One of the many misunderstandings in circulation about HIPAA is over how it protects – and when it does not protect – patient privacy. HIPAA patient privacy is regulated by the HIPAA Privacy Rule. The Privacy Rule spells out when an individual’s protected health information (PHI) may be used or disclosed without that patient’s authorization, and when that information may not be disclosed without authorization. Many patients are unaware – even though the Notice of Privacy Practices that they sign states as much – that use or disclosure by covered entities is permitted, without individual authorization, for payment, treatment, and healthcare operations purposes. WWhat constitutes “healthcare operations” and confidentiality is discussed in greater detail below.

HIPAA Patient Privacy: What are Healthcare Operations?

HIPAA patient privacy protections require covered entities to refrain from using or disclosing protected health information (PHI) without first obtaining individual authorization from a patient or that patient’s personal representative.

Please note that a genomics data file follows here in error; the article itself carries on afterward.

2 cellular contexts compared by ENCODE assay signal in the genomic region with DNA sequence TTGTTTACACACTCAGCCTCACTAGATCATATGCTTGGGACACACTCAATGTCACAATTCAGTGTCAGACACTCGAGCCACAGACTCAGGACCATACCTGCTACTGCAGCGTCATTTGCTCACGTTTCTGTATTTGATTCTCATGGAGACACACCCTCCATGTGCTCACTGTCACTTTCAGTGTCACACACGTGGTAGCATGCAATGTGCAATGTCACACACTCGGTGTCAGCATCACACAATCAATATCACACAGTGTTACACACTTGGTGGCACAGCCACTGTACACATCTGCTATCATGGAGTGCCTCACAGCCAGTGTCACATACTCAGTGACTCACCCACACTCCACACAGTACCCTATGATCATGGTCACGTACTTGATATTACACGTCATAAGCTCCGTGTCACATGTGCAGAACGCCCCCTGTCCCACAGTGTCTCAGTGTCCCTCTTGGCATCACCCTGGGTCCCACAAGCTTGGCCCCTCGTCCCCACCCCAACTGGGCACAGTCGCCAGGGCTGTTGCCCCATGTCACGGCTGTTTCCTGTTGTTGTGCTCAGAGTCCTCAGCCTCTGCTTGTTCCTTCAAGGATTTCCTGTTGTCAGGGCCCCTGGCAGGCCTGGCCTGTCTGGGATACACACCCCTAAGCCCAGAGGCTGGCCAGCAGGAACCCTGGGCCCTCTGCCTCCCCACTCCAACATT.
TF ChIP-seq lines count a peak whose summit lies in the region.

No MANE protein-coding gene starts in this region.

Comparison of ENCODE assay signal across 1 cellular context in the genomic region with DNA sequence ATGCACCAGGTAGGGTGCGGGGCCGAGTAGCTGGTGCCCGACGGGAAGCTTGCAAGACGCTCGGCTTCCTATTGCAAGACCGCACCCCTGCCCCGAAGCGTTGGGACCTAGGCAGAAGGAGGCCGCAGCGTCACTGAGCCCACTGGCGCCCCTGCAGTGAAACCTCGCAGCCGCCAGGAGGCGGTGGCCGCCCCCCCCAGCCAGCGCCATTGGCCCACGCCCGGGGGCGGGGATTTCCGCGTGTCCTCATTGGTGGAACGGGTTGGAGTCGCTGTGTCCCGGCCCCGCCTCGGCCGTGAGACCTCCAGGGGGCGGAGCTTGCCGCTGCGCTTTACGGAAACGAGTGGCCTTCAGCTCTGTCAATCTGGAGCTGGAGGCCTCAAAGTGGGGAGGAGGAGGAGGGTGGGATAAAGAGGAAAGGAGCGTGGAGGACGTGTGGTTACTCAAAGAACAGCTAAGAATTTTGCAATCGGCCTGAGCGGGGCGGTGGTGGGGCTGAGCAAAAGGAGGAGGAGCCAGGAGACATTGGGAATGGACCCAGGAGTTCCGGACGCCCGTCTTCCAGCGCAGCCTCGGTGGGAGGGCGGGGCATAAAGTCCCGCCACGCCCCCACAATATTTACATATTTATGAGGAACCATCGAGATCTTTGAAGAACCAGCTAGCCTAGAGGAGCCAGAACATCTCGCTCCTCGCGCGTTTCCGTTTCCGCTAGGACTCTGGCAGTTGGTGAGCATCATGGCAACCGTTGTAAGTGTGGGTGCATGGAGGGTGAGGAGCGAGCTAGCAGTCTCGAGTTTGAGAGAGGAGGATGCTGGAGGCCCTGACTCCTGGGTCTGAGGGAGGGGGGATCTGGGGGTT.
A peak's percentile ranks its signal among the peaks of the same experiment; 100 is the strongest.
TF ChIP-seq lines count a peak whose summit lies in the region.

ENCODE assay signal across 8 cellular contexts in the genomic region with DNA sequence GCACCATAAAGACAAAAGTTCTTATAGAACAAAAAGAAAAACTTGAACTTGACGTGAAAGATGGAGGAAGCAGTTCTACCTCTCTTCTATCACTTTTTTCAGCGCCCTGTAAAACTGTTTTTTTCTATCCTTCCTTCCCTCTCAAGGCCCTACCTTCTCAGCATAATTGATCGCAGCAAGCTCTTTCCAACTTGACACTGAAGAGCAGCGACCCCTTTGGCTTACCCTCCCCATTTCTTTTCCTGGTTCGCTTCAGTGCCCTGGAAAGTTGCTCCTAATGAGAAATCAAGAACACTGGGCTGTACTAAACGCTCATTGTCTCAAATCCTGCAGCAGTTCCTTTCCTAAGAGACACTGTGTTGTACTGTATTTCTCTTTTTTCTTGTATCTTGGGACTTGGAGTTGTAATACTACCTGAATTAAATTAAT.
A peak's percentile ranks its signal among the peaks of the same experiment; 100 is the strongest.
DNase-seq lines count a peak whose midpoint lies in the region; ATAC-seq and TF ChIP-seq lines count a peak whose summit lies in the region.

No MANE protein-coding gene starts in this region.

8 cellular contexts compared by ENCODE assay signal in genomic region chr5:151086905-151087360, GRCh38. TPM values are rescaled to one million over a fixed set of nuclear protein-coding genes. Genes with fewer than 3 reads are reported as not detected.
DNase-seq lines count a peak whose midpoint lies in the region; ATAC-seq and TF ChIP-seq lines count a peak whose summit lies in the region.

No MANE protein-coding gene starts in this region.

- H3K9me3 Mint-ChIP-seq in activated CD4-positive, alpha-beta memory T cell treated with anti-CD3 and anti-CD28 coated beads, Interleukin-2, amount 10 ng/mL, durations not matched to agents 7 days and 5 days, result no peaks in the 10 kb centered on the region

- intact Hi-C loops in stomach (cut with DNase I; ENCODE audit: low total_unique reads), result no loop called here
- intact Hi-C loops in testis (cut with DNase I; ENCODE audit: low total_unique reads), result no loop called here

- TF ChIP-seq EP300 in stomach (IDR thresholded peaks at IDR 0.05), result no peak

“Healthcare operations” do not constitute the actual rendering of healthcare or medical treatment. Rather, healthcare operations are specific activities a covered entity performs to run its business. These activities, to qualify as healthcare operations, must:

  1. Support the core functions of healthcare treatment and payment for healthcare; and
  2. Constitute one of the following activities:
    1. Administrative;
    2. Financial;
    3. Legal; or
    4. Quality improvement

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What Activities are Included in Healthcare Operations?

Healthcare operations consist of the following activities:  

  • Conducting quality assessment and improvement activities, population-based activities relating to improving health or reducing healthcare costs, and case management and care coordination; 
  • Reviewing the competence or qualifications of healthcare professionals, evaluating provider and health plan performance, training healthcare and non-healthcare professionals, accreditation, certification, licensing, or credentialing activities; 
  • Underwriting and other activities relating to the creation, renewal, or replacement of a contract of health insurance or health benefits, and ceding, securing, or placing a contract for reinsurance of risk relating to healthcare claims; 
  • Conducting or arranging for medical review, legal, and auditing services, including fraud and abuse detection and compliance programs; and
  • Business planning and development, such as conducting cost-management and planning analyses related to managing and operating the entity; and 
  • Business management and general administrative activities, including those related to:

 

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